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Toronto Startup Giving HPV Home Tests To Trans Men

Toronto Startup Eve Medical Is Giving HPV Home Tests To Trans Men

EveKit-top Toronto Startup Giving HPV Home Tests To Trans Men

HPV or the human papillomavirus, is the most common sexually transmitted infection in North America. The infection, that affects women and trans men (people born with vaginas), is often diagnosed during a pap smear. However, many women forego the pap smear because it’s extremely uncomfortable.

Canadian Health Guidelines as well as the CDC, recommend that all women between the ages of 25-69 have a cervical exam every three years. That exam includes a pap smear. They recommend women that are sexually active have the exams every three years starting when they first become sexually active.

Jessica Ching, a former student at OCAD, remembers having conversations with her girlfriends discussing the cervical examination and how uncomfortable and awkward it was. Like many women, Ching’s friends just didn’t get them done.

“They just decided not to do anything about it because it was uncomfortable,” she told NowToronto.com.

Ching went to work to create a better way to preliminarily screen for HPV. Through her company Eve Medical, she created the Eve Kit, an at home test that screens for HPV. She admits that her startup’s test isn’t as thorough as a full examination. The full examination looks for abnormal cells while the Eve Kit test looks specifically for the virus. If someone uses the Eve Kit and tests positive they need to get to a doctor for treatment.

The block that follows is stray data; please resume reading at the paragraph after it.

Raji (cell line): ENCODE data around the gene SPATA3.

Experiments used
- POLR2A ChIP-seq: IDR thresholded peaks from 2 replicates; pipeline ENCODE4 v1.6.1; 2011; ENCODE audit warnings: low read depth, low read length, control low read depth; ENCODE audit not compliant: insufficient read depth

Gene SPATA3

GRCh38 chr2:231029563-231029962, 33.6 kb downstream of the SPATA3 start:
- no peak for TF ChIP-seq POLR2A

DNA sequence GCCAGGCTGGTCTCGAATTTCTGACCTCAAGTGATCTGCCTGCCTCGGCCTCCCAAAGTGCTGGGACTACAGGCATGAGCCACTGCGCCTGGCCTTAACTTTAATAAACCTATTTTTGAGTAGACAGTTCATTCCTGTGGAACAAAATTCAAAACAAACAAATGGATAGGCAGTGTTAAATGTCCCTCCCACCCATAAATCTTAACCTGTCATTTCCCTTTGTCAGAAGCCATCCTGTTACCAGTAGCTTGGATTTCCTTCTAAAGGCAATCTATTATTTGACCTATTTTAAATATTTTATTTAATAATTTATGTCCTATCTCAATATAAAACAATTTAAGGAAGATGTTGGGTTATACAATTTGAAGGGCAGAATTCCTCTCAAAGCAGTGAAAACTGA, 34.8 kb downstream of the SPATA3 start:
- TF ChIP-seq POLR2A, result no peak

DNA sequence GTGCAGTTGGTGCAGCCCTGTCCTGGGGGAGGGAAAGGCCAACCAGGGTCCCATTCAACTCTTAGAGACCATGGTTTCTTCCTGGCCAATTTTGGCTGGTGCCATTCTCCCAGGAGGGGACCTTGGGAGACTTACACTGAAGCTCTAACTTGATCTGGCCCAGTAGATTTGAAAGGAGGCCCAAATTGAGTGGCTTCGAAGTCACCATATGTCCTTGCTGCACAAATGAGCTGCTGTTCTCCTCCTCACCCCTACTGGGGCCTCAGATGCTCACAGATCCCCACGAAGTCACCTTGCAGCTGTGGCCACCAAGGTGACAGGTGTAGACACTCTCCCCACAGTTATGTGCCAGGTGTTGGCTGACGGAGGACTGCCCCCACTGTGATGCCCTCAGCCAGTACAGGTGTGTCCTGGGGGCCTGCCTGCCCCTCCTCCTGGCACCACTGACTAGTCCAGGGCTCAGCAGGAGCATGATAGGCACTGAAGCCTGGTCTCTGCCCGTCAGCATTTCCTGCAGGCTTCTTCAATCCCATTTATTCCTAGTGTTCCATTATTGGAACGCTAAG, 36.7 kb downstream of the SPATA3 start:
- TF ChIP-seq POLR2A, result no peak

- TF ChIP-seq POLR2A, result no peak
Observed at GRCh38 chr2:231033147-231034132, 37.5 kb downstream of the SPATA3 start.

The Eve Kit can be ordered online for $110. If you want to test for chlamydia and gonorrhea the kit will cost just $175. The kit contains a vaginal collection device, a transport bag, and prepaid shipping box for mailing the sample to the lab. After the patient completes the test they just put it into the bag and shipping box and drop it into the mail. The lab results can be accessed through a secure web portal.

HPV can lead to cervical cancer, but not everyone with HPV is going to get cervical cancer, especially if treated early.

“If your HPV test comes back positive, it doesn’t mean you have cervical cancer, but it means you have an infection that could lead to cervical cancer,” Ching explains. “We recommend that you follow up with a pap test to make sure there aren’t any other abnormalities.”

The Eve Kit is great for ladies that don’t want to go have a cervical exam. However Ching was also concerned with people who identify as trans, non-binary or gender non-conforming. Those folks are less likely to get screened, and that was a concern to the Eve Medical team. During the development process Ching reached out to 519 an LGBTQ advocacy group in Toronto.

“Trans men need this too. Just the experience of going to a doctor’s office and saying, ‘I need a pap,’ and having that person look at you and wanting an explanation, that’s enough to stop them from going,” she says.

With that in mind they’ve teamed up with 519 to give Eve Kits away to Trans Men so that they too can get tested.  They’ve donated kits to trans men and have also made it possible for people to by kits at a discounted rate to be given away to trans men, non-binary and gender non conformists.

You can check out Eve Kit here.